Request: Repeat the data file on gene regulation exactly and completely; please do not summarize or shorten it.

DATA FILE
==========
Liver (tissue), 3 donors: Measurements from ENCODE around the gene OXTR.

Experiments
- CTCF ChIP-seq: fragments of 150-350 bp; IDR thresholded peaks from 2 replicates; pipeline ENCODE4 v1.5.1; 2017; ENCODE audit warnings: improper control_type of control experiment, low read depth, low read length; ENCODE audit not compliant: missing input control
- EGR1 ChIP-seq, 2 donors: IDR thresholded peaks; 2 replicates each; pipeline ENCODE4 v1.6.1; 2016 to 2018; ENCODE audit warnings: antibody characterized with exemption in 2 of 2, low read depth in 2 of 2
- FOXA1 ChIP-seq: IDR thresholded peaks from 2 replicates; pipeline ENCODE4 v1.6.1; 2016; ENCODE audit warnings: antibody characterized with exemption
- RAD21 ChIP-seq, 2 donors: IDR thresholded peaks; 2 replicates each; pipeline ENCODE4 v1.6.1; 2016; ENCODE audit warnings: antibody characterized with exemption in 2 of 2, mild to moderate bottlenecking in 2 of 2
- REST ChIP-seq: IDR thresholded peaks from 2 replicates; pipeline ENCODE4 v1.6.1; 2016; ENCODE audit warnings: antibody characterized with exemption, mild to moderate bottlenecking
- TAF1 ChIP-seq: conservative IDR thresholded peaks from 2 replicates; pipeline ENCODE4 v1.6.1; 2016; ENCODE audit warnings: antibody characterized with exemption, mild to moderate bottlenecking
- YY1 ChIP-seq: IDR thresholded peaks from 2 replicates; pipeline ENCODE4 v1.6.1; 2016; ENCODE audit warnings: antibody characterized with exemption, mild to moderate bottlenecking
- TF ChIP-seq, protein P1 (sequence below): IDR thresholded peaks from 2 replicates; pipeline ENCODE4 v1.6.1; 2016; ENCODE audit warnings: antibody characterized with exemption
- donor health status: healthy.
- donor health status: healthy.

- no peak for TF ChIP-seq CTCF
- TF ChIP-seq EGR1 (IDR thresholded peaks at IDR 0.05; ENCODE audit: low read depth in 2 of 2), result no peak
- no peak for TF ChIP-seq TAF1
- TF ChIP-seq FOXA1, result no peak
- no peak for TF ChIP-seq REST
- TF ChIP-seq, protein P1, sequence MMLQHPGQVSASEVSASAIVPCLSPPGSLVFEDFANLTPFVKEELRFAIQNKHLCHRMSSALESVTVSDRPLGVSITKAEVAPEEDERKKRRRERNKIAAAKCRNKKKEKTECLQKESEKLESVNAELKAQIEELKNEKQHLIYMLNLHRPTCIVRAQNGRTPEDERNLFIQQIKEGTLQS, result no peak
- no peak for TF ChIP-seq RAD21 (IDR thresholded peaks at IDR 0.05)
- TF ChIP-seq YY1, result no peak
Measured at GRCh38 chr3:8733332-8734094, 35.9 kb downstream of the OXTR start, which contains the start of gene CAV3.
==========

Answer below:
Liver (tissue), 3 donors: Measurements from ENCODE around the gene OXTR.

Experiments
- CTCF ChIP-seq: fragments of 150-350 bp; IDR thresholded peaks from 2 replicates; pipeline ENCODE4 v1.5.1; 2017; ENCODE audit warnings: improper control_type of control experiment, low read depth, low read length; ENCODE audit not compliant: missing input control
- EGR1 ChIP-seq, 2 donors: IDR thresholded peaks; 2 replicates each; pipeline ENCODE4 v1.6.1; 2016 to 2018; ENCODE audit warnings: antibody characterized with exemption in 2 of 2, low read depth in 2 of 2
- FOXA1 ChIP-seq: IDR thresholded peaks from 2 replicates; pipeline ENCODE4 v1.6.1; 2016; ENCODE audit warnings: antibody characterized with exemption
- RAD21 ChIP-seq, 2 donors: IDR thresholded peaks; 2 replicates each; pipeline ENCODE4 v1.6.1; 2016; ENCODE audit warnings: antibody characterized with exemption in 2 of 2, mild to moderate bottlenecking in 2 of 2
- REST ChIP-seq: IDR thresholded peaks from 2 replicates; pipeline ENCODE4 v1.6.1; 2016; ENCODE audit warnings: antibody characterized with exemption, mild to moderate bottlenecking
- TAF1 ChIP-seq: conservative IDR thresholded peaks from 2 replicates; pipeline ENCODE4 v1.6.1; 2016; ENCODE audit warnings: antibody characterized with exemption, mild to moderate bottlenecking
- YY1 ChIP-seq: IDR thresholded peaks from 2 replicates; pipeline ENCODE4 v1.6.1; 2016; ENCODE audit warnings: antibody characterized with exemption, mild to moderate bottlenecking
- TF ChIP-seq, protein P1 (sequence below): IDR thresholded peaks from 2 replicates; pipeline ENCODE4 v1.6.1; 2016; ENCODE audit warnings: antibody characterized with exemption
- donor health status: healthy.
- donor health status: healthy.

- no peak for TF ChIP-seq CTCF
- TF ChIP-seq EGR1 (IDR thresholded peaks at IDR 0.05; ENCODE audit: low read depth in 2 of 2), result no peak
- no peak for TF ChIP-seq TAF1
- TF ChIP-seq FOXA1, result no peak
- no peak for TF ChIP-seq REST
- TF ChIP-seq, protein P1, sequence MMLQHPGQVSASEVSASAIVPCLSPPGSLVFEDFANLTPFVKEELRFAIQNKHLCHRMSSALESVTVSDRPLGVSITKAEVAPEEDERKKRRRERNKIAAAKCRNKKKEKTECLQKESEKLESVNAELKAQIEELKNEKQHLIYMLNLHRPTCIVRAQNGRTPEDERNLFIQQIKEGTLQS, result no peak
- no peak for TF ChIP-seq RAD21 (IDR thresholded peaks at IDR 0.05)
- TF ChIP-seq YY1, result no peak
Measured at GRCh38 chr3:8733332-8734094, 35.9 kb downstream of the OXTR start, which contains the start of gene CAV3.